Elizabeth Warren during Wednesday night’s debate. Photo: Joe Raedle/Getty Images
For a few weeks, the behind-the-scenes grumbling was getting louder in precincts of the left supportive of Bernie Sanders: What, exactly, was Elizabeth Warren’s position on health care? She was an outspoken proponent of Medicare for All, sure, but they wanted more clarity on her position about whether private insurance should remain an option. Warren’s campaign team and her allies could hear the whispers — and they were just whispers, while Sanders backers tiptoe around the question of how to engage with Warren. So as Wednesday night’s debate neared, they figured she’d answer them. When Lester Holt asked for a show of hands, then, the senator was ready, and her team was not surprised at the question: “Who here would abolish their private health insurance in favor of a government-run plan?”
Now a legitimate contender for the nomination, Warren’s decision to raise her hand was both a straightforward policy choice — she’s signed onto Sanders’s Medicare for All bill, and this is what it entails; this is what she believes — and part of her broader bet about what really matters in general elections.
The question of how to handle this particular issue has been fraught for the Democratic primary field — just ask Kamala Harris — and independent strategists and analysts, and some of Warren’s opponents, quickly warned that this unpopular position would be politically poisonous in a general election in which she’d need to win over moderate voters. “Every Republican strategist last night was salivating,” Massachusetts congressman Seth Moulton, a 2020 long shot, told reporters over breakfast the next morning. “She may have just filmed the most effective attack against herself,” wrote Jonathan Chait for Intelligencer, noting that Warren has spoken of reforming private insurance in the recent past.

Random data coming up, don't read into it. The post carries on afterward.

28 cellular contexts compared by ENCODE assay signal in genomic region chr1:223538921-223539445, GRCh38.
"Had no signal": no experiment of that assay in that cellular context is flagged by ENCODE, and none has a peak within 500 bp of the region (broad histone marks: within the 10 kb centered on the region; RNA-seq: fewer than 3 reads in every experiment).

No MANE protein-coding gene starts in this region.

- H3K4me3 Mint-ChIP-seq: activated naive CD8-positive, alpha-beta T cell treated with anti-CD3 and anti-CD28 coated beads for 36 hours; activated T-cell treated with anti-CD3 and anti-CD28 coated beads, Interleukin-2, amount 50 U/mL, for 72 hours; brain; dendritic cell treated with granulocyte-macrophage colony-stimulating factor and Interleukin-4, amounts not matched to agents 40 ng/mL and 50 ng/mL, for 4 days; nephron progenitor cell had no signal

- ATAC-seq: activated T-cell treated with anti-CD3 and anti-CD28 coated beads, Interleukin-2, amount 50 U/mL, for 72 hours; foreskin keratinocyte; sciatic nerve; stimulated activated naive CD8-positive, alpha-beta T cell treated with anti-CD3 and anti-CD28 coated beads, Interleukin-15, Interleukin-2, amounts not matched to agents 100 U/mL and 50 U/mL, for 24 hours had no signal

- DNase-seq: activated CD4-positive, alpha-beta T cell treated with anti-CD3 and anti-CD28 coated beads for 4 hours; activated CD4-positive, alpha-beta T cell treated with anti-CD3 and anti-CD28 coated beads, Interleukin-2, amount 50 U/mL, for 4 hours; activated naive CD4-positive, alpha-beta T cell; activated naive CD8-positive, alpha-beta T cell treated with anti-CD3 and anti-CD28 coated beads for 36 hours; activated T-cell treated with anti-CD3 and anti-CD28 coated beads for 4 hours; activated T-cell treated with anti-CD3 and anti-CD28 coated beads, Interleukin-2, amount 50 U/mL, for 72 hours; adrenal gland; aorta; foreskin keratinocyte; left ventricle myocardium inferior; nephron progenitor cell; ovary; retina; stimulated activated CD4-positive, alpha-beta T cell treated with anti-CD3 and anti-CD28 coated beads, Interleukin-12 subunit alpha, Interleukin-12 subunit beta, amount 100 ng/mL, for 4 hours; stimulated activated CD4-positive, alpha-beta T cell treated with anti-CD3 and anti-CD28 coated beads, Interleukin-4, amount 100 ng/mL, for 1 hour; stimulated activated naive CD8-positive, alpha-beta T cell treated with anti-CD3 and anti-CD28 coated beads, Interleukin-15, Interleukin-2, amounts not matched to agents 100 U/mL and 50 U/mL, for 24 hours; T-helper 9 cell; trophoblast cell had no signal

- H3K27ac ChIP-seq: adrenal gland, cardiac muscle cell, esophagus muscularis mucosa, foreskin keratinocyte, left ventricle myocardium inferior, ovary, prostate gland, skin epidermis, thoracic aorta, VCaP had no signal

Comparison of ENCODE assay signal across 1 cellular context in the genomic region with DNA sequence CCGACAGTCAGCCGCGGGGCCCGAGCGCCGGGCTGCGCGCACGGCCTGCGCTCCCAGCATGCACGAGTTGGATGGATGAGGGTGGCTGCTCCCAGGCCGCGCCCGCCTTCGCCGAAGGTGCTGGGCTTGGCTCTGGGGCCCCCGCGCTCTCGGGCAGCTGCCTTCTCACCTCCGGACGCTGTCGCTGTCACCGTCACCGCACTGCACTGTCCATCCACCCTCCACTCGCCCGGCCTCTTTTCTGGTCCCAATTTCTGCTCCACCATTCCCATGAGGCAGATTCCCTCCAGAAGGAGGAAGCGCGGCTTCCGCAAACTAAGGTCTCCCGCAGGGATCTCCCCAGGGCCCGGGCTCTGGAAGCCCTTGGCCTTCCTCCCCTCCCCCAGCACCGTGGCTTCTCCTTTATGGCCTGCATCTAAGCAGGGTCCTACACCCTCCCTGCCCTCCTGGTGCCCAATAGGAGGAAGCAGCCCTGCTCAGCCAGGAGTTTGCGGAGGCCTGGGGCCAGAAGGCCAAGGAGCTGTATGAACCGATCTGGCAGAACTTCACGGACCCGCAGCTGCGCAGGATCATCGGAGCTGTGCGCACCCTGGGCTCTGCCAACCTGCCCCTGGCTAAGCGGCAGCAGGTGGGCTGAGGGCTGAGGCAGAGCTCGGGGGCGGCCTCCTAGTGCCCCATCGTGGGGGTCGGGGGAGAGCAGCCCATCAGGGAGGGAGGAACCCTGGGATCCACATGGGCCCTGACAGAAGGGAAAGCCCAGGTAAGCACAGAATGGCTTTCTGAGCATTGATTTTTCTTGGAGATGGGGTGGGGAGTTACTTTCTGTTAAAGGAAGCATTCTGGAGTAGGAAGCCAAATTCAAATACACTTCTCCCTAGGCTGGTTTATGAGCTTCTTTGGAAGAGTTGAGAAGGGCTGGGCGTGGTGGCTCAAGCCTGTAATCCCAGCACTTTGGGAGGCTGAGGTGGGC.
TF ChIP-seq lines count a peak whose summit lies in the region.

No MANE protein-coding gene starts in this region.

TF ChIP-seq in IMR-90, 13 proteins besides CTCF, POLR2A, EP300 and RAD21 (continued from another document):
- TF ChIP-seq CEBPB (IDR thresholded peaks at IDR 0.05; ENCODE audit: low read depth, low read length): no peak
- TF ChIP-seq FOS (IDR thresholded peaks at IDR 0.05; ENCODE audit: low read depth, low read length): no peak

Yet Warren chose to be declarative, leaving the ambiguity to others who’d signed on to Sanders’s bill but didn’t raise their hands, like Cory Booker. She didn’t rule out more incremental health-care moves before achieving Medicare for All, but her response — which began, “I’m with Bernie on Medicare for All” — was intended to answer the question clearly for anyone who’d been wondering. She could not afford to look wishy-washy on a core issue in the eyes of the left, her allies believe, if she wants to fully win over that wing of the party while trying to expand her appeal in the opposite direction, too.
But the answer was also in keeping with a broader political philosophy that colors Warren’s effort, and Sanders’s, too. Neither Warren nor those around her have ever bought into the idea that proposals like this one are sufficiently potent ammunition for Republicans to warrant backing off. It’s common for her supporters, and Sanders’s, to point out that Republicans will likely accuse Democrats of wanting the most extreme possible version of their policies anyway — open borders! Full socialism! Gun confiscation! — regardless of the identity of the nominee, so moderating to avoid that is a fool’s errand that would only alienate their own backers. “There are a lot of politicians who say, ‘Oh, it’s just not possible, we can’t do it,’” Warren told Holt. “[They] have a lot of political reasons for this.”
And Warren’s answer exposed how she plans to use the issue as part of her economic populist pitch, in part by keying in on Americans’ displeasure with private insurance companies. “I spent a big chunk of my life studying why families go broke. And one of the number-one reasons is the cost of health care, medical bills. And that’s not just for people who don’t have insurance. It’s for people who have insurance. Look at the business model of an insurance company. It’s to bring in as many dollars as they can in premiums, and to pay out as few dollars as possible for your health care. That leaves families with rising premiums, rising co-pays, and fighting with insurance companies to try to get the health care that their doctors say that they and their children need,” she said.
Just as she’s grown her support in recent months by introducing policy after policy to tell a broader story of economic injustice, she is hoping to paint this issue as a matter of basic fairness, thereby aiming to mitigate the policy’s relative unpopularity in polling when voters hear about the elimination of private insurance. “Medicare for all,” she said, “solves that problem.”